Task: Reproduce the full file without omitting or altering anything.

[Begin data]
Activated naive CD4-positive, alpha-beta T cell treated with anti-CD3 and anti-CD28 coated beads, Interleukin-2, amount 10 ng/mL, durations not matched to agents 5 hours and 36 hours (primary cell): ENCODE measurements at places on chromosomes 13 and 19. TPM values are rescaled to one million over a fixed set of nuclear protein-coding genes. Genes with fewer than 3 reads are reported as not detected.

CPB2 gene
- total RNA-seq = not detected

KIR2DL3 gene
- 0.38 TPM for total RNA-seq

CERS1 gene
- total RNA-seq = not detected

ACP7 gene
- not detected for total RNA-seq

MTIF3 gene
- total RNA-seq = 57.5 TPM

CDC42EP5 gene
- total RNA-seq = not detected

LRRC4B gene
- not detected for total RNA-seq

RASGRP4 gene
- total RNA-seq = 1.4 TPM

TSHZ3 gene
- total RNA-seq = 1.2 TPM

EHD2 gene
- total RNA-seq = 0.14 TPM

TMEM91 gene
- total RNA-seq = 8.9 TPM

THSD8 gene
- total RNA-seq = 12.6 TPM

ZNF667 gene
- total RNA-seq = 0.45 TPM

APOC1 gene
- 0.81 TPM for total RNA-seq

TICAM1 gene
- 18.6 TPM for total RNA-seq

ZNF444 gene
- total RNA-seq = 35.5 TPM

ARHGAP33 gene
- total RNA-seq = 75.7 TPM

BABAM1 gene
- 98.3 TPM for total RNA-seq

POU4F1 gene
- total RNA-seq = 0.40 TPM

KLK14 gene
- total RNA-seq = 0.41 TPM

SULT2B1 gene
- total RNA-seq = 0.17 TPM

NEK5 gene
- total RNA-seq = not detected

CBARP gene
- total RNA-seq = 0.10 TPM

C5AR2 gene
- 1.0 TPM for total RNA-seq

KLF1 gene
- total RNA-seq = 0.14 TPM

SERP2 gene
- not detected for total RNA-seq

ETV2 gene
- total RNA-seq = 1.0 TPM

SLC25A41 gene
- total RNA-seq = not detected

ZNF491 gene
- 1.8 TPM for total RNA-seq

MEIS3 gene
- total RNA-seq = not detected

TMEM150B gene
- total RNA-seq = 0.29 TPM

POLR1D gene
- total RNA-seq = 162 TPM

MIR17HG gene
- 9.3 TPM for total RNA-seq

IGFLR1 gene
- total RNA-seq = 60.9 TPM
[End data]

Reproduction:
Activated naive CD4-positive, alpha-beta T cell treated with anti-CD3 and anti-CD28 coated beads, Interleukin-2, amount 10 ng/mL, durations not matched to agents 5 hours and 36 hours (primary cell): ENCODE measurements at places on chromosomes 13 and 19. TPM values are rescaled to one million over a fixed set of nuclear protein-coding genes. Genes with fewer than 3 reads are reported as not detected.

CPB2 gene
- total RNA-seq = not detected

KIR2DL3 gene
- 0.38 TPM for total RNA-seq

CERS1 gene
- total RNA-seq = not detected

ACP7 gene
- not detected for total RNA-seq

MTIF3 gene
- total RNA-seq = 57.5 TPM

CDC42EP5 gene
- total RNA-seq = not detected

LRRC4B gene
- not detected for total RNA-seq

RASGRP4 gene
- total RNA-seq = 1.4 TPM

TSHZ3 gene
- total RNA-seq = 1.2 TPM

EHD2 gene
- total RNA-seq = 0.14 TPM

TMEM91 gene
- total RNA-seq = 8.9 TPM

THSD8 gene
- total RNA-seq = 12.6 TPM

ZNF667 gene
- total RNA-seq = 0.45 TPM

APOC1 gene
- 0.81 TPM for total RNA-seq

TICAM1 gene
- 18.6 TPM for total RNA-seq

ZNF444 gene
- total RNA-seq = 35.5 TPM

ARHGAP33 gene
- total RNA-seq = 75.7 TPM

BABAM1 gene
- 98.3 TPM for total RNA-seq

POU4F1 gene
- total RNA-seq = 0.40 TPM

KLK14 gene
- total RNA-seq = 0.41 TPM

SULT2B1 gene
- total RNA-seq = 0.17 TPM

NEK5 gene
- total RNA-seq = not detected

CBARP gene
- total RNA-seq = 0.10 TPM

C5AR2 gene
- 1.0 TPM for total RNA-seq

KLF1 gene
- total RNA-seq = 0.14 TPM

SERP2 gene
- not detected for total RNA-seq

ETV2 gene
- total RNA-seq = 1.0 TPM

SLC25A41 gene
- total RNA-seq = not detected

ZNF491 gene
- 1.8 TPM for total RNA-seq

MEIS3 gene
- total RNA-seq = not detected

TMEM150B gene
- total RNA-seq = 0.29 TPM

POLR1D gene
- total RNA-seq = 162 TPM

MIR17HG gene
- 9.3 TPM for total RNA-seq

IGFLR1 gene
- total RNA-seq = 60.9 TPM